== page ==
20 Prince of Wales Rd, Kentish Town, NW5 3LG
We visited The Grafton on a pub quiz night, and although we didn’t participate, it seemed like great fun. However, this did mean that the service was a bit slow, and we were first put at a crooked table that blocked half the room, before being moved to a more adequate setting. Then, after we ordered from the provided BCD menu (our reason for visiting), we were told we couldn’t have it, as we hadn’t pre-ordered. Why give us the menu in the first place, then? ‘To show you what the Christmas menu is like, for when you’d want to pre-order.’ We looked at our waitress incredulously, and after some discussions with the kitchen, they generously let us have the BCD after all.
The food, after all that preamble, was pretty good. My salmon starter was far better than at Coopers Arms, with a lovely frothy creme fraiche and fresh dill accompaniment. Our main course of turkey with all the trimmings was, to overuse the previous term, pretty good. The additional bacon was crispy and crunchy, and whilst the candied red cabbage was too sweet and sticky for my liking, my dining companion was a big fan. Good roast potatoes and brussels sprouts – all in all, a pretty decent meal, especially for a pub, and a generous portion to boot. However, if The Grafton wants to become better known for its food (a recent visit to The Royal Oak springs to mind, which has made the successful transition to a gastropub), it still has a bit of a way to go. It took us forever to flag someone down for dessert, and the fondant was, for want of a better word, decent. Then again, after you’ve had chocolate fondant at Galvin at Windows, everything else pales in comparison!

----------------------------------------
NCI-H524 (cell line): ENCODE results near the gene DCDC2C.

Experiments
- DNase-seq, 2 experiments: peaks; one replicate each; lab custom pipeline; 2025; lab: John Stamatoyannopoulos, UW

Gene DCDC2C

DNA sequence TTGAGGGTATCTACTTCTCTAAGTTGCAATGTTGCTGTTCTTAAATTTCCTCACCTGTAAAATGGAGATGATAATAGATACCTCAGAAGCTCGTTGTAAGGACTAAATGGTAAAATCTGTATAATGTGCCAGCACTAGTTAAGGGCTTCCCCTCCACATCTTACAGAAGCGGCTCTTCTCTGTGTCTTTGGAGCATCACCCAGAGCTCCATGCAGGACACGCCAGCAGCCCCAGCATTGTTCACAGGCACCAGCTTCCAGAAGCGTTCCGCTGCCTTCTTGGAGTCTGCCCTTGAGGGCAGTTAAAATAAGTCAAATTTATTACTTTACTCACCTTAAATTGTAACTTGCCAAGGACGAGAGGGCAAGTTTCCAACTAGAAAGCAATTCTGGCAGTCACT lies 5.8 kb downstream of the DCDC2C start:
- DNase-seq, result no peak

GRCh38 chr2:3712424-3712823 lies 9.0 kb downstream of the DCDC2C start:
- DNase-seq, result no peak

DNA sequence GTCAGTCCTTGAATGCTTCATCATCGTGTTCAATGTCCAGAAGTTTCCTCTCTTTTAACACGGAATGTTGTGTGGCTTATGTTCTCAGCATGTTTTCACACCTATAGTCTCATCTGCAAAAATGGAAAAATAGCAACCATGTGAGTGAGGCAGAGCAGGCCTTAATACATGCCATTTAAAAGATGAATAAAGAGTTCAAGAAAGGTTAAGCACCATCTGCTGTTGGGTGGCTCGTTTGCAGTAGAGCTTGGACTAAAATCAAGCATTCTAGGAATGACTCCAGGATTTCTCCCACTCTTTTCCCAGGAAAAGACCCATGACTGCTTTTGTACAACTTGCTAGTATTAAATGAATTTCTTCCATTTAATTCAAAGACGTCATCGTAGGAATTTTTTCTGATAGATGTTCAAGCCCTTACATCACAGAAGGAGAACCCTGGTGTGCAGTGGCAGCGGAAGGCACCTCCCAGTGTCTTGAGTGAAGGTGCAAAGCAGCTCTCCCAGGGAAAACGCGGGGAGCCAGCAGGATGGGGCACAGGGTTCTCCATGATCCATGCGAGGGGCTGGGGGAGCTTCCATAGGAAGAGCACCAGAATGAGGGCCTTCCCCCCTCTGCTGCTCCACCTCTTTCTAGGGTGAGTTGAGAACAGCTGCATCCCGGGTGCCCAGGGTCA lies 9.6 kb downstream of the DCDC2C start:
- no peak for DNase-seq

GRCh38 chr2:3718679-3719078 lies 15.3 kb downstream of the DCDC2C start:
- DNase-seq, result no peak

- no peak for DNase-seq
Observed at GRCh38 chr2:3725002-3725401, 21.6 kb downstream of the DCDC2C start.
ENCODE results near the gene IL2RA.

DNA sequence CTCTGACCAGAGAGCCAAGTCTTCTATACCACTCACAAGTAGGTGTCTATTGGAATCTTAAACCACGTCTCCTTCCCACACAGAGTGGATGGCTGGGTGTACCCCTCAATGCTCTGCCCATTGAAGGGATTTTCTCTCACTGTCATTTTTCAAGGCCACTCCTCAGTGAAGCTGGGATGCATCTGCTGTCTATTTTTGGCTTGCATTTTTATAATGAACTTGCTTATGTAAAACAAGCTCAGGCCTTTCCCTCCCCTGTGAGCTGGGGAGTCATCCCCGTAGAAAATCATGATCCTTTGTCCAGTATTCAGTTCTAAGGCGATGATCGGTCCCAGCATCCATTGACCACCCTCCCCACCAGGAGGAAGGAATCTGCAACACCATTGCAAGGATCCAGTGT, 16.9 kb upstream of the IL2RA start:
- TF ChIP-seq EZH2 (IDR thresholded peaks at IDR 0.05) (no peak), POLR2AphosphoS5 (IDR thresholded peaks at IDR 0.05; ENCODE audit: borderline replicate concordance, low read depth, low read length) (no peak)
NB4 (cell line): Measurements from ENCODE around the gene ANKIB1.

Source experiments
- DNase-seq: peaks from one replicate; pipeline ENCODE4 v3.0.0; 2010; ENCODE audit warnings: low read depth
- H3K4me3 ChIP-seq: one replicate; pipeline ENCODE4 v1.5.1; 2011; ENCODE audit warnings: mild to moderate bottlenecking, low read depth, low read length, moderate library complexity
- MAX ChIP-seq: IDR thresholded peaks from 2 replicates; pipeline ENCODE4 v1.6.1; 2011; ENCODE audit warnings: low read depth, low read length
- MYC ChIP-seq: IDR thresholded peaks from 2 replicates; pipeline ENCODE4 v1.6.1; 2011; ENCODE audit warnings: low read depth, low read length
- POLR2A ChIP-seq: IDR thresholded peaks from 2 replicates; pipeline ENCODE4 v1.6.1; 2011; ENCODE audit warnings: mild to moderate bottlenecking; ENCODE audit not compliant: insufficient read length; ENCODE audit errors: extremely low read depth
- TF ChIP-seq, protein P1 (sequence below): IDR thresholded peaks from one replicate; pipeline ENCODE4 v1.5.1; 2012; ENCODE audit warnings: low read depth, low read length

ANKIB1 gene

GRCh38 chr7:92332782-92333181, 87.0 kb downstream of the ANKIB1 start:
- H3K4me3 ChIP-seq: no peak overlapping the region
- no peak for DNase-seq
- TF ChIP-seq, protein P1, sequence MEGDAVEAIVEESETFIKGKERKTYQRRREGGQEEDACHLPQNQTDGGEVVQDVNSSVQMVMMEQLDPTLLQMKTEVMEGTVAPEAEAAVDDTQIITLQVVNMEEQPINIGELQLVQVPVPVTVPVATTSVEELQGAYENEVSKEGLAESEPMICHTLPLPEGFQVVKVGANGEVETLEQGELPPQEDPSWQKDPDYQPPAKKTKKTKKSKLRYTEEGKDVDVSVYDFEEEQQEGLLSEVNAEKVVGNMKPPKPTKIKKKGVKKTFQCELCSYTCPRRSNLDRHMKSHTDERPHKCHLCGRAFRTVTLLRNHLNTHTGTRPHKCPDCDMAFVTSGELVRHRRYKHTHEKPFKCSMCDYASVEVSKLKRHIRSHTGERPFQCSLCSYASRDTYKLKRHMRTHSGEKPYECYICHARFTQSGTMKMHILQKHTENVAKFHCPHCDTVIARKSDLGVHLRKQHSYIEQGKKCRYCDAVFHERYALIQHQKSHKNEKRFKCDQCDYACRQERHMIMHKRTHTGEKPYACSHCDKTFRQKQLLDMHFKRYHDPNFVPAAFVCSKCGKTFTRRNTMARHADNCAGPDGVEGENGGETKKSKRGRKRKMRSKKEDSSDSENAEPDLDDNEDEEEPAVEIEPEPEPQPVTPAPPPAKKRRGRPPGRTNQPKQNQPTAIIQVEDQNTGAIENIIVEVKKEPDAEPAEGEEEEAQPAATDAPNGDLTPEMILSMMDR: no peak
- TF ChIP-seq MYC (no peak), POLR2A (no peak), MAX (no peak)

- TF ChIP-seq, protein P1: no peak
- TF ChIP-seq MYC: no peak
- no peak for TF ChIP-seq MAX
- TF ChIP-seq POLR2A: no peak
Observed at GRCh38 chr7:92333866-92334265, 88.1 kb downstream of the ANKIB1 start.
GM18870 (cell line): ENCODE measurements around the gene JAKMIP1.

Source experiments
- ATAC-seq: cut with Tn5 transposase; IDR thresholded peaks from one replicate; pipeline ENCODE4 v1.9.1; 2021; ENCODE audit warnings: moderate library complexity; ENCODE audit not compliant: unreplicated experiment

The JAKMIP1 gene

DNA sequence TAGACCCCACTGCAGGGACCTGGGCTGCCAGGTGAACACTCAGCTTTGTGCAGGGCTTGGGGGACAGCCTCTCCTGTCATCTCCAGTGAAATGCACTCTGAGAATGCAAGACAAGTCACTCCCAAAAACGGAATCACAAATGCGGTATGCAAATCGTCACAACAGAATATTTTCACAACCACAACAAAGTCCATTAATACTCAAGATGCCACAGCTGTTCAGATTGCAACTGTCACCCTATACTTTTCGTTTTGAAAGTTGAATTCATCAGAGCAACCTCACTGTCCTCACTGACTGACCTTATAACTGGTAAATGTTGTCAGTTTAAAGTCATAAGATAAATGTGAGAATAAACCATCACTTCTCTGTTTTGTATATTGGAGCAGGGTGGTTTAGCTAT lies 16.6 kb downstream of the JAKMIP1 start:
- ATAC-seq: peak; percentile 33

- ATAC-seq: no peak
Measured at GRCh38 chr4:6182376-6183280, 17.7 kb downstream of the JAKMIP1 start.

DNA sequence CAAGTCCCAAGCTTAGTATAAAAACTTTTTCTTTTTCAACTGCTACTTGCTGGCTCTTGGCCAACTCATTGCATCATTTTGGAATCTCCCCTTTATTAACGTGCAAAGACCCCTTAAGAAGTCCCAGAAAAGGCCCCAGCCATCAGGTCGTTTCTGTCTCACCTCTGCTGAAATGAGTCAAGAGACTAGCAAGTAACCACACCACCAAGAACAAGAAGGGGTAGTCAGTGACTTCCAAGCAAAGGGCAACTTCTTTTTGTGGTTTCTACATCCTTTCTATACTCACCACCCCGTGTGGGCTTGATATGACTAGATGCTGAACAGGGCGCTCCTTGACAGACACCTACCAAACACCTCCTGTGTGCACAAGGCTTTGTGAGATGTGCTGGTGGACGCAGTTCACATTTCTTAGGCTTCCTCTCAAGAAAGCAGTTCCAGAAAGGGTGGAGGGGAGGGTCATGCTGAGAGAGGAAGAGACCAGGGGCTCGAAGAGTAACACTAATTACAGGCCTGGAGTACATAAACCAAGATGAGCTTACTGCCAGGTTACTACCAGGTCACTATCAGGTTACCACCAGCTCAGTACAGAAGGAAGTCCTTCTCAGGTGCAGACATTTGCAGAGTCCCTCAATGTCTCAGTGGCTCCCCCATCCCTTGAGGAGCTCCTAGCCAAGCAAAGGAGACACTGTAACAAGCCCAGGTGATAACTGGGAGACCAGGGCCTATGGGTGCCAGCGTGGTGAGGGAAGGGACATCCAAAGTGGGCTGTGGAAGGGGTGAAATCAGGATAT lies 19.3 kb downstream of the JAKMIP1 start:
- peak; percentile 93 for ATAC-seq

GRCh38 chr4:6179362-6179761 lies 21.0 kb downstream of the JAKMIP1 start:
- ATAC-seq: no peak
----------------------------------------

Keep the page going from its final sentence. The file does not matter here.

My main issue with The Grafton was that our meal took around 3 hours, and a lot of that was us waiting around. Having said that, the food was decent, the wine list more than adequate, and for a casual evening, it’s worth going a la carte and joining the pub quiz. I liked that it was just around the corner from my flat, and their set menu, priced at £33 for three courses or £28 for two, was in line with most BCD prices.